Atheist Group Launches Efforts to Help Jailed Facebook User in Indonesia

An international non-theist organization has launched efforts to help an Indonesian atheist who was imprisoned for writing on Facebook that he did not believe in God.

Atheist Alliance International is trying to help Alexander Aan, who was recently imprisoned for writing "God doesn't exist" on Facebook. Carlos Diaz, president of AAI, told The Christian Post that his organization learned of the incident from some of their contacts in Indonesia – the world's most populous Muslim-majority nation.

"Alex Aan's case highlights the fundamental principles of freedom of expression and freedom of conscience and the discrimination faced by atheists, particularly in Islamic countries," said Diaz.

"Freedom of expression should be of concern to all people, but it is particularly pertinent for atheists. No person can be free without the freedom to be religious or not as they choose, and to express their views on the topic of religion."

AAI has been spreading awareness about the plight of Aan, as well as setting up a donation drive so individuals can pay for Aan's legal fees as his case continues.

"We're pleased with the response we've received from our members and supporters – the donations to Alex Aan Legal/Support Fund, the media coverage of his case, [and] the messages of support that people have sent to us to pass on to Alex," said Diaz.

"I understand that Alex appreciates the efforts on his behalf and it's important that he knows he is not alone. Ultimately we'd like Alex to be freed and for this injustice to not happen to any other person, but we'll have to see what happens next."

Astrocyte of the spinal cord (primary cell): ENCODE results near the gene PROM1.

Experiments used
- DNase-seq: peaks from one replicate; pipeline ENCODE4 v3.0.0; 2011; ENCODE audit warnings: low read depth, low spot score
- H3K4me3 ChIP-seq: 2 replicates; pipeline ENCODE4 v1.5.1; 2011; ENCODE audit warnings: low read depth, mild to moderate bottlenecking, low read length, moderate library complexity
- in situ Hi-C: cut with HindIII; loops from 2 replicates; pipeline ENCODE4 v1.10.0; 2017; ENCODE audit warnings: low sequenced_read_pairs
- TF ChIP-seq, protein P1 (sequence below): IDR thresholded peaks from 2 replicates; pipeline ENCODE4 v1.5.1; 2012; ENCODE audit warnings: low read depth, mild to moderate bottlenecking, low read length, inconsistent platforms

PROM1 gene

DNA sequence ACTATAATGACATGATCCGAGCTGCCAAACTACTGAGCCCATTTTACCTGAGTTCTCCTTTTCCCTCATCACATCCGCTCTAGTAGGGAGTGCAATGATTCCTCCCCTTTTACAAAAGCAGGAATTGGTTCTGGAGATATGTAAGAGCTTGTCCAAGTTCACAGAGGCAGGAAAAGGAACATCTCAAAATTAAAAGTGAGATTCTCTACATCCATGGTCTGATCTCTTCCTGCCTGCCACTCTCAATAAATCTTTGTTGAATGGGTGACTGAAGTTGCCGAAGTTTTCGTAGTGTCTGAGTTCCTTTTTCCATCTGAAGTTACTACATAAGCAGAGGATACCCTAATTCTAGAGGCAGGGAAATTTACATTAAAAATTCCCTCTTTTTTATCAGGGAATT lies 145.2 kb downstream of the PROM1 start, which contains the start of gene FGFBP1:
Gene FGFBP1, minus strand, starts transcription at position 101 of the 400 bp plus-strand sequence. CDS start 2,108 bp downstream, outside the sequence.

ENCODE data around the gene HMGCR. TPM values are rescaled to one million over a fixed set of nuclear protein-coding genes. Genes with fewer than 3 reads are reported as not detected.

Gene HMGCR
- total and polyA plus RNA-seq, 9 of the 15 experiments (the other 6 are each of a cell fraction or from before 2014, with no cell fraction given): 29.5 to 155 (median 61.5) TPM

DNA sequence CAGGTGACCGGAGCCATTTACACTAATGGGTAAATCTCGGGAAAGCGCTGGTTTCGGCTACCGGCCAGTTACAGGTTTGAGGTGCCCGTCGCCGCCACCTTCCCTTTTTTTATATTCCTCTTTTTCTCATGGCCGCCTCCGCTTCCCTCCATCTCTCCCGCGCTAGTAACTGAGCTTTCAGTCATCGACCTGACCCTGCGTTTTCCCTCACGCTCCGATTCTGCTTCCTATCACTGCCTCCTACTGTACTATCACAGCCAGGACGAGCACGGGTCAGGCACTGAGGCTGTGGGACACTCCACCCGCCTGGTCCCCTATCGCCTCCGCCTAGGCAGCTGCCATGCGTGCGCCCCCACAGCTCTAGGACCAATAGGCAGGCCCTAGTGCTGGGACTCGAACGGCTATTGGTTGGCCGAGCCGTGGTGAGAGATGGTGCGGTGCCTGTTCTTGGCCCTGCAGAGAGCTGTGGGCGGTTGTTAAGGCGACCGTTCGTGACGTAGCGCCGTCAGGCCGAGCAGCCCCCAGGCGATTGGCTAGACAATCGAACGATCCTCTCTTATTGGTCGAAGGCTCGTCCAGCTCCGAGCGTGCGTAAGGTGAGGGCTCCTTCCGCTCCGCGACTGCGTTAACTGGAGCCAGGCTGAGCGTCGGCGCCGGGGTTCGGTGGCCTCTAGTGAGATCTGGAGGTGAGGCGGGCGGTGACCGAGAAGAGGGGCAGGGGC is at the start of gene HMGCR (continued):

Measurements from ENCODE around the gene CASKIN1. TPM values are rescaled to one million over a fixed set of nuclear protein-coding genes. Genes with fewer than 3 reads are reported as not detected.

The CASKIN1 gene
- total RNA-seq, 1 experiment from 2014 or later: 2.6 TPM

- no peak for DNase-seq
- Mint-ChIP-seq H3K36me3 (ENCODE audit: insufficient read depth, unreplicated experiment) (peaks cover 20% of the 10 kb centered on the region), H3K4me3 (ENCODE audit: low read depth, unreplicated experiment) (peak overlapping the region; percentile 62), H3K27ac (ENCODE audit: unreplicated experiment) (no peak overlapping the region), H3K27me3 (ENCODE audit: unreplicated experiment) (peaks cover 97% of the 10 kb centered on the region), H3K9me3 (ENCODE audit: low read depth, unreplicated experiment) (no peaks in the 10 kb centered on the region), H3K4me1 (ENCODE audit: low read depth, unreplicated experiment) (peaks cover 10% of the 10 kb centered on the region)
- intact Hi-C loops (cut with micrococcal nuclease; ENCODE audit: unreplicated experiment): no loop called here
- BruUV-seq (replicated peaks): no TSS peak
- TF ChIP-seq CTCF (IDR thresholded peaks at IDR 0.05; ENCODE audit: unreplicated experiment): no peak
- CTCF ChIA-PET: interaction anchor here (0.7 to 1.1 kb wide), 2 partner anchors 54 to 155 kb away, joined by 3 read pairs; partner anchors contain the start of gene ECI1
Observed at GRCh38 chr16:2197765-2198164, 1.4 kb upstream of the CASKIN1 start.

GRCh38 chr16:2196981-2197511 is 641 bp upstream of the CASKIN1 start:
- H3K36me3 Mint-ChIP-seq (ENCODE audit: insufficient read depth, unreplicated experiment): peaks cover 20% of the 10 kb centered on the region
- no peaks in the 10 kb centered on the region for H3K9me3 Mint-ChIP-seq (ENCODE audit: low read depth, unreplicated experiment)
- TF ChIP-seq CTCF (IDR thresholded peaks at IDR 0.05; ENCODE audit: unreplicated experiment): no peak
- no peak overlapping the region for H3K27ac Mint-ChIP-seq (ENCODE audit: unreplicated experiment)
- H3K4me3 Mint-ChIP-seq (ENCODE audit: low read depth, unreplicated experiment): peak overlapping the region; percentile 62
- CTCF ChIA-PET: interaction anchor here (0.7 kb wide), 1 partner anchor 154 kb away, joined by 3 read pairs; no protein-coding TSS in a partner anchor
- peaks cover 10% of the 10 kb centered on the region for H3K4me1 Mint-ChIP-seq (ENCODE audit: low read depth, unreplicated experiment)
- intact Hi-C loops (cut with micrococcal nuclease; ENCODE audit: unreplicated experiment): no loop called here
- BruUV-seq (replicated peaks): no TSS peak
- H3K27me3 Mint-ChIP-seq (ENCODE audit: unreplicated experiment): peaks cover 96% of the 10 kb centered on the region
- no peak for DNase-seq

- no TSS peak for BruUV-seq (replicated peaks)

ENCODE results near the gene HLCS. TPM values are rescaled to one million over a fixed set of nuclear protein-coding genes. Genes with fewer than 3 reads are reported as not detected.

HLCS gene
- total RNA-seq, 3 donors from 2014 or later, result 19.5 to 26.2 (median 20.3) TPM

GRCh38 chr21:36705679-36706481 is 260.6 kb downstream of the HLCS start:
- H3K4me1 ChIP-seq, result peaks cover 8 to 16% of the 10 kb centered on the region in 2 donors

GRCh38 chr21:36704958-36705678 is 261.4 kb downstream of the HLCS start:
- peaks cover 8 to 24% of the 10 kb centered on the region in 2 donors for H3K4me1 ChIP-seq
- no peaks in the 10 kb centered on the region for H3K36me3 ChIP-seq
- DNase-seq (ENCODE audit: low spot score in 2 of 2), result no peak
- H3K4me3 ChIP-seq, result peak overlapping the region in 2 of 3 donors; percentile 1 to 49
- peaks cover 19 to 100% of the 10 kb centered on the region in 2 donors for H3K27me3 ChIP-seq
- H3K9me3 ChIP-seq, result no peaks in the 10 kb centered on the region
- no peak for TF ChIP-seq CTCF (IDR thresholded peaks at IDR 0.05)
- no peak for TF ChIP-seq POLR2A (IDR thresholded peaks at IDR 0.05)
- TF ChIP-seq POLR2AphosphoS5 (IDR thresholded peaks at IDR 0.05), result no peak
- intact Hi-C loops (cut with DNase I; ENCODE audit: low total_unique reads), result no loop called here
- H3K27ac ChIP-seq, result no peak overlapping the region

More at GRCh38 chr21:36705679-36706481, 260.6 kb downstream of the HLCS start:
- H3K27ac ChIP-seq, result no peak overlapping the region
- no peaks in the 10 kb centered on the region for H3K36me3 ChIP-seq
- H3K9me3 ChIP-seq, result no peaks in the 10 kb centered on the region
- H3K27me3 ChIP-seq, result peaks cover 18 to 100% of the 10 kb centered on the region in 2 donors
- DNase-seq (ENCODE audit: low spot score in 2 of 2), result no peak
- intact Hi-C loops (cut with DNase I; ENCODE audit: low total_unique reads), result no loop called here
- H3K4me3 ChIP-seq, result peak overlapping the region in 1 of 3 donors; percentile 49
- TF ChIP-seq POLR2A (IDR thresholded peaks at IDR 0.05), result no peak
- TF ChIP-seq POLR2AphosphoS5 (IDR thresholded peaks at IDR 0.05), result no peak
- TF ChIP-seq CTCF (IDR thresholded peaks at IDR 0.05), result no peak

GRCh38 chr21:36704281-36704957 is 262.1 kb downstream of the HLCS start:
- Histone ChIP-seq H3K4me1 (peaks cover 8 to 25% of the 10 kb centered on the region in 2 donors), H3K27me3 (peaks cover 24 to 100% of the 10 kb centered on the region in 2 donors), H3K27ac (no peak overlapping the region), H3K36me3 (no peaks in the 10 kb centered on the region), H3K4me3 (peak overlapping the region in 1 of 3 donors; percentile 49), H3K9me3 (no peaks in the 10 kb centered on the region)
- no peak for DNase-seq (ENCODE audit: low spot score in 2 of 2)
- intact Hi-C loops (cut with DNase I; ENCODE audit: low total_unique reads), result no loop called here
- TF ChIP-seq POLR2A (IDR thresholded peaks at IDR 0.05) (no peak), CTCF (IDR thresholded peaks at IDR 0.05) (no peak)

After posting on Facebook a statement of disbelief, Aan was attacked by a mob in his hometown of Pulau Punjung and then arrested by authorities on the charge of blasphemy.

According to Canadian-based Voice of the Martyrs, the Indonesian government officially recognizes six religions: Islam, Hinduism, Buddhism, Confucianism, Catholicism and Protestantism. However, the nation has been known for its sporadic attacks on minority religious groups.

The Becket Fund for Religious Liberty says of Indonesia that "challenges to religious freedom in the nation are great."

"The Ahmadiyah, an offshoot of Islam, are a completely banned sect. Persecution against Christians remains a problem. The country grapples with the continued threat of terrorism as well as the implementation of Shariah law," reads an article on its website.

Hong Kong-based Asian Human Rights Commission released a statement in April calling for Indonesia to drop the case against Aan.

"What Alexander has done does not pose a threat to public order … It is also essential to emphasize that freedom of religion does not simply protect theistic beliefs but also non-theistic and atheistic beliefs," said the AHRC in a statement.

As part of AAI's efforts to help Aan, the organization launched a "God does not Exist" campaign wherein they urge people to post on Facebook "God does not exist" and on Twitter to post #goddoesnotexist. When asked by CP if such a campaign could alienate human rights activists who are religious, Diaz responded that he felt the campaign went beyond agreement with the statement.

"Freedom of expression and conscience is a basic human right. Even if people do not personally agree with the statement that 'God Does Not Exist' they should support Alex's right, indeed anyone's right, to make that statement," said Diaz.

"There is not much value in supporting freedom of expression if you only support people's right to express views you agree with."

The Becket Fund for Religious Liberty did not return comments by press time.

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